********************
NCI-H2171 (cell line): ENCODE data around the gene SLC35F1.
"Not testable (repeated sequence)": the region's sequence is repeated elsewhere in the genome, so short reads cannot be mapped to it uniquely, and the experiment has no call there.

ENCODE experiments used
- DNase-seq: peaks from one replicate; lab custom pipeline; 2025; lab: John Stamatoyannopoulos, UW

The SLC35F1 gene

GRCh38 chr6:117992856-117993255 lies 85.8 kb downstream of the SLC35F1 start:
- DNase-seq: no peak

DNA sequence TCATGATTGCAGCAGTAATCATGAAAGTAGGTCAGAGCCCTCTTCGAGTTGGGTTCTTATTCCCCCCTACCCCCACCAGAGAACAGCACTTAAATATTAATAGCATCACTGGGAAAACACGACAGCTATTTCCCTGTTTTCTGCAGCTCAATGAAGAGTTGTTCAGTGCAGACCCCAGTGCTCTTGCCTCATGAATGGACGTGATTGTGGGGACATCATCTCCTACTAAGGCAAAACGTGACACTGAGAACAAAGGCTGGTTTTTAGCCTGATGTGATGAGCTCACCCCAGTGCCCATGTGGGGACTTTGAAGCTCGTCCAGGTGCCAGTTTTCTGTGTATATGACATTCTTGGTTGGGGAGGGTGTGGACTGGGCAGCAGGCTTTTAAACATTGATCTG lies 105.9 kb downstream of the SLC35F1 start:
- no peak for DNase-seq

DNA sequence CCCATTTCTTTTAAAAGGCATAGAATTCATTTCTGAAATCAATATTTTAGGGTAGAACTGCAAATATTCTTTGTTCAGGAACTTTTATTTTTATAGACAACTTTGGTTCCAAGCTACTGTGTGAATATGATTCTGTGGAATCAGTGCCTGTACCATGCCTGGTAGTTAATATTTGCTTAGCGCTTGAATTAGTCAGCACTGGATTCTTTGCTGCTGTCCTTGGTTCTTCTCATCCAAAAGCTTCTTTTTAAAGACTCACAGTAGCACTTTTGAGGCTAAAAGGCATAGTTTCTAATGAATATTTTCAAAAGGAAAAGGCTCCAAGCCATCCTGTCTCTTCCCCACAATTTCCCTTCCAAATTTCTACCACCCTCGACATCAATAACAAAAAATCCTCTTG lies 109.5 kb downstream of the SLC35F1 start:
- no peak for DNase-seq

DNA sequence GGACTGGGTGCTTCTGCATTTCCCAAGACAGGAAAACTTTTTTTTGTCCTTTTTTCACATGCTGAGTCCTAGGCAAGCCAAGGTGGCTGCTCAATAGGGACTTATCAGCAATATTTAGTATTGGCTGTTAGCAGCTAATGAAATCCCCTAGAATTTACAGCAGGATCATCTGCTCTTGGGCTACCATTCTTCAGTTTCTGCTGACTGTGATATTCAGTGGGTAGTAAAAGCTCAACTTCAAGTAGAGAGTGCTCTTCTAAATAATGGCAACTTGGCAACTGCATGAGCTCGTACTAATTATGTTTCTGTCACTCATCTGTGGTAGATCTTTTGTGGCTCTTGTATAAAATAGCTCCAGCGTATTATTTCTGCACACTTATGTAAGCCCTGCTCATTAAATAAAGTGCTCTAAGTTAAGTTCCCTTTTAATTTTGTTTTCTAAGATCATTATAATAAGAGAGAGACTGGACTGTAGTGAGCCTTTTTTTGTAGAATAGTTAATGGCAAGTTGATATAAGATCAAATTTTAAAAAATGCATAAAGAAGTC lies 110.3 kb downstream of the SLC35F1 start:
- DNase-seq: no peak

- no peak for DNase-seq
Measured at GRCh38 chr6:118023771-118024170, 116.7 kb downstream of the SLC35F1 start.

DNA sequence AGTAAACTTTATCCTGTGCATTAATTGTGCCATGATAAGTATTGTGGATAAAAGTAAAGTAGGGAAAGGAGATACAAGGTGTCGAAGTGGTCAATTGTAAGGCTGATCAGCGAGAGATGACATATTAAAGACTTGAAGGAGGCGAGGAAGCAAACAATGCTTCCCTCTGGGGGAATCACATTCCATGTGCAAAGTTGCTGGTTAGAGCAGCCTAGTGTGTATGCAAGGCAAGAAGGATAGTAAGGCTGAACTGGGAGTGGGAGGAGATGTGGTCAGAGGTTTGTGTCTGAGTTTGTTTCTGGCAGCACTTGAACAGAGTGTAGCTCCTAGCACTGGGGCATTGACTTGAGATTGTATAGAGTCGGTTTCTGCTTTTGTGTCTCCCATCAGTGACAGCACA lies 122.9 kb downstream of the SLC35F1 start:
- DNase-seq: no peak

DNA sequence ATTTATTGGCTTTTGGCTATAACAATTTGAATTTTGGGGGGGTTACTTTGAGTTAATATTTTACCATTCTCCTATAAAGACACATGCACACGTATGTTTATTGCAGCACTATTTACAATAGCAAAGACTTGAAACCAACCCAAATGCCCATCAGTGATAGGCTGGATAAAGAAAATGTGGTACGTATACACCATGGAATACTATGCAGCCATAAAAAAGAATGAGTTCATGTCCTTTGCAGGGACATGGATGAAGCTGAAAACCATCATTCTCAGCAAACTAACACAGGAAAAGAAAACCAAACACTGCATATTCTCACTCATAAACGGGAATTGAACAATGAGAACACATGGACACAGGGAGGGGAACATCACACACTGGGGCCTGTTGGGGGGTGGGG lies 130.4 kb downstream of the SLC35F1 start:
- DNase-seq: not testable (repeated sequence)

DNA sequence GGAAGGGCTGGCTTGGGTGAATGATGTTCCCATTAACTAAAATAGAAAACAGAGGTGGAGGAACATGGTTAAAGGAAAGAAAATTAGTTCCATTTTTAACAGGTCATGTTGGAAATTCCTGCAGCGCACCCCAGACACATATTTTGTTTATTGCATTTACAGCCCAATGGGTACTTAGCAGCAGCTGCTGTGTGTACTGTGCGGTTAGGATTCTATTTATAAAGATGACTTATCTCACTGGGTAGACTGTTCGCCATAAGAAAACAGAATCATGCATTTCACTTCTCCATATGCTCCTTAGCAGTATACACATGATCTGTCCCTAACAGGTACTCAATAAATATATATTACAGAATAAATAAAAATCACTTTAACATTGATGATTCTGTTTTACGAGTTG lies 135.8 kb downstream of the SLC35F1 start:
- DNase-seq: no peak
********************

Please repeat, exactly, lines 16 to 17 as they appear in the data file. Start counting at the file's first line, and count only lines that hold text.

DNA sequence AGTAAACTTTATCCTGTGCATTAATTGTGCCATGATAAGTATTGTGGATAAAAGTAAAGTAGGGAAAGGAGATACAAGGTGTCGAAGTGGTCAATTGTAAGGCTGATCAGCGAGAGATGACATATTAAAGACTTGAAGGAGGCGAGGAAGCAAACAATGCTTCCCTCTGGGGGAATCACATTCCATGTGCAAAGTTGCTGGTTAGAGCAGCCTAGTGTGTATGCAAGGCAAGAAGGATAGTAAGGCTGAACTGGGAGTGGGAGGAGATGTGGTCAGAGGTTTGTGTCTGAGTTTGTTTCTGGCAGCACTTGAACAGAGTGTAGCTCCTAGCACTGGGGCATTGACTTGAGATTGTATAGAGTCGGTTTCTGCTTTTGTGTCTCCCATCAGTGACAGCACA lies 122.9 kb downstream of the SLC35F1 start:
- DNase-seq: no peak